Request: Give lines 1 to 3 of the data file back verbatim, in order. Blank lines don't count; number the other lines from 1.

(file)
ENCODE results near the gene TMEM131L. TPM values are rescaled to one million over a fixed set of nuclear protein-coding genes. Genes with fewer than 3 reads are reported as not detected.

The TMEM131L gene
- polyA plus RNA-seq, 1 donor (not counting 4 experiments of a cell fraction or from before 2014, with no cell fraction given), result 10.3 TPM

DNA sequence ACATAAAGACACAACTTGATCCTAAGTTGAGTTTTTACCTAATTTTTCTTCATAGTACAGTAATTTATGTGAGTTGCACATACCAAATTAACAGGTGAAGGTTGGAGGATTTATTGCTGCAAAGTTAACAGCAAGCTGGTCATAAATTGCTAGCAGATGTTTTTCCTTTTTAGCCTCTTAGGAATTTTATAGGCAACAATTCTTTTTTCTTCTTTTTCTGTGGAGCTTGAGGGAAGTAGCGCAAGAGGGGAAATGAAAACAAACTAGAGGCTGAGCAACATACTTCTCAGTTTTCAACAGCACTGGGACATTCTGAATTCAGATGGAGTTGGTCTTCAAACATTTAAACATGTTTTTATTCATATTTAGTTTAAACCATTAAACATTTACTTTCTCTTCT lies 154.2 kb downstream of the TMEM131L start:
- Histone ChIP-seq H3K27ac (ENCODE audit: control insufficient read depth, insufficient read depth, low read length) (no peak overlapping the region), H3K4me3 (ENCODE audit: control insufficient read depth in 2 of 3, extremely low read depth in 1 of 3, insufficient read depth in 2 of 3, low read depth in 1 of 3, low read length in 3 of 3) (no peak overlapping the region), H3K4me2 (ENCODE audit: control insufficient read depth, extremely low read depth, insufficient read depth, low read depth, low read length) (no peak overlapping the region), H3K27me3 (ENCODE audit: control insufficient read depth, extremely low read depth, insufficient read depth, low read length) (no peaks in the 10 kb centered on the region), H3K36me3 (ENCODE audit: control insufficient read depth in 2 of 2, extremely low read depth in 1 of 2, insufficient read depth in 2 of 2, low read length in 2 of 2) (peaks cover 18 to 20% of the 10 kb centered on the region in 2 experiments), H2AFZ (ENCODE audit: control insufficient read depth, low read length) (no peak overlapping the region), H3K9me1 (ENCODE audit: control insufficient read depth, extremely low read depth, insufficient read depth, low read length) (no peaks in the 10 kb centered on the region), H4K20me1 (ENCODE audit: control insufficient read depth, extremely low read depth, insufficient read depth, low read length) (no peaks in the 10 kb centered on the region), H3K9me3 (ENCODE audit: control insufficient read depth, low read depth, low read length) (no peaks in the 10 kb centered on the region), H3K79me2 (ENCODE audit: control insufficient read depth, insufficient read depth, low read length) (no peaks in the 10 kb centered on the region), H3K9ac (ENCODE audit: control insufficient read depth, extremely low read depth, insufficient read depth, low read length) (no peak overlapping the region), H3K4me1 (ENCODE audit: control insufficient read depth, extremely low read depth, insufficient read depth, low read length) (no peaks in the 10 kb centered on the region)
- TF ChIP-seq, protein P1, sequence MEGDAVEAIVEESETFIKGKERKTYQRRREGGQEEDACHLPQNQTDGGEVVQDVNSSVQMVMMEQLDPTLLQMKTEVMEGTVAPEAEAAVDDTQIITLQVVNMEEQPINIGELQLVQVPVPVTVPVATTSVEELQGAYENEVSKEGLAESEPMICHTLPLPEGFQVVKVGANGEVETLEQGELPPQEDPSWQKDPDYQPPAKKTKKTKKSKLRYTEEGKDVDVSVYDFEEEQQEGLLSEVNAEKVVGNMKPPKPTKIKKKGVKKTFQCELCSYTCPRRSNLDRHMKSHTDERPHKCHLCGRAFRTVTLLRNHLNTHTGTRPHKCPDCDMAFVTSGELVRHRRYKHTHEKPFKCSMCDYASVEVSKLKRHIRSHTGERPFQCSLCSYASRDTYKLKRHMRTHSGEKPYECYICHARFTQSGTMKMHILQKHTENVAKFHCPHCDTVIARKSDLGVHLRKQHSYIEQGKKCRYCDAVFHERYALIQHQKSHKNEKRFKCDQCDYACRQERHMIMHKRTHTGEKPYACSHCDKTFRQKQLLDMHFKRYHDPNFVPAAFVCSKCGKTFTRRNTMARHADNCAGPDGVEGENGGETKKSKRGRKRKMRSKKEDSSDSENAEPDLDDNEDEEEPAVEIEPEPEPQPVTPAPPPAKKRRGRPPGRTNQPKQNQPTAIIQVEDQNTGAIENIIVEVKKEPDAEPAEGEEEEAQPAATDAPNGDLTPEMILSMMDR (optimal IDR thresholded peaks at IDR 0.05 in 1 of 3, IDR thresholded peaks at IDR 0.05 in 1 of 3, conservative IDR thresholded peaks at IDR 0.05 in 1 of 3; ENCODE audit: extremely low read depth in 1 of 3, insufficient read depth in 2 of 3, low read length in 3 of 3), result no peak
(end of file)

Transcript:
ENCODE results near the gene TMEM131L. TPM values are rescaled to one million over a fixed set of nuclear protein-coding genes. Genes with fewer than 3 reads are reported as not detected.

The TMEM131L gene
- polyA plus RNA-seq, 1 donor (not counting 4 experiments of a cell fraction or from before 2014, with no cell fraction given), result 10.3 TPM